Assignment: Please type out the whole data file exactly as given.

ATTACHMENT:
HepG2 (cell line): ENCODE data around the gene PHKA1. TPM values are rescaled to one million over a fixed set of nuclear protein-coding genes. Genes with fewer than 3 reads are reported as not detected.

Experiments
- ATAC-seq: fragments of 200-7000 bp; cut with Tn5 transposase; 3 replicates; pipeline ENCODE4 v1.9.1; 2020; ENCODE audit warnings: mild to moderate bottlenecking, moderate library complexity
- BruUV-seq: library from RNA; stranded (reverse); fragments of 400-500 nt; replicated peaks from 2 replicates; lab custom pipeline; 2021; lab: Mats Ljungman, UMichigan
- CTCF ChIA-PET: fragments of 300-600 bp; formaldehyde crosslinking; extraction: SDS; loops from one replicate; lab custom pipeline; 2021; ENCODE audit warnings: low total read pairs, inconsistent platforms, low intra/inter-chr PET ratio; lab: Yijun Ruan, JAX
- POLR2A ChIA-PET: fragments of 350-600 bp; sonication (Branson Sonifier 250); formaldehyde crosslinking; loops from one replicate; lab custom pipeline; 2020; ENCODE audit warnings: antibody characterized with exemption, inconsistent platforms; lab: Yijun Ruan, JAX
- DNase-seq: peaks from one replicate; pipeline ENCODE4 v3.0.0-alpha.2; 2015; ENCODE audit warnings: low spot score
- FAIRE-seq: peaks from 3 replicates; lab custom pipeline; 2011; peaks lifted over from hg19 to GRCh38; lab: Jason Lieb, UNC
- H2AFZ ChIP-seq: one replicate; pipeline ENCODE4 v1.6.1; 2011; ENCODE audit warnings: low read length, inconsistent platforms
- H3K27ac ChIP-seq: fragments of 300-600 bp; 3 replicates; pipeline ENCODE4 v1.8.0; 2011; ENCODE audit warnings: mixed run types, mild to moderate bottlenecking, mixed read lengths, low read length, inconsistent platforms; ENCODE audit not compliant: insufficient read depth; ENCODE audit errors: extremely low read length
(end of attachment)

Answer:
HepG2 (cell line): ENCODE data around the gene PHKA1. TPM values are rescaled to one million over a fixed set of nuclear protein-coding genes. Genes with fewer than 3 reads are reported as not detected.

Experiments
- ATAC-seq: fragments of 200-7000 bp; cut with Tn5 transposase; 3 replicates; pipeline ENCODE4 v1.9.1; 2020; ENCODE audit warnings: mild to moderate bottlenecking, moderate library complexity
- BruUV-seq: library from RNA; stranded (reverse); fragments of 400-500 nt; replicated peaks from 2 replicates; lab custom pipeline; 2021; lab: Mats Ljungman, UMichigan
- CTCF ChIA-PET: fragments of 300-600 bp; formaldehyde crosslinking; extraction: SDS; loops from one replicate; lab custom pipeline; 2021; ENCODE audit warnings: low total read pairs, inconsistent platforms, low intra/inter-chr PET ratio; lab: Yijun Ruan, JAX
- POLR2A ChIA-PET: fragments of 350-600 bp; sonication (Branson Sonifier 250); formaldehyde crosslinking; loops from one replicate; lab custom pipeline; 2020; ENCODE audit warnings: antibody characterized with exemption, inconsistent platforms; lab: Yijun Ruan, JAX
- DNase-seq: peaks from one replicate; pipeline ENCODE4 v3.0.0-alpha.2; 2015; ENCODE audit warnings: low spot score
- FAIRE-seq: peaks from 3 replicates; lab custom pipeline; 2011; peaks lifted over from hg19 to GRCh38; lab: Jason Lieb, UNC
- H2AFZ ChIP-seq: one replicate; pipeline ENCODE4 v1.6.1; 2011; ENCODE audit warnings: low read length, inconsistent platforms
- H3K27ac ChIP-seq: fragments of 300-600 bp; 3 replicates; pipeline ENCODE4 v1.8.0; 2011; ENCODE audit warnings: mixed run types, mild to moderate bottlenecking, mixed read lengths, low read length, inconsistent platforms; ENCODE audit not compliant: insufficient read depth; ENCODE audit errors: extremely low read length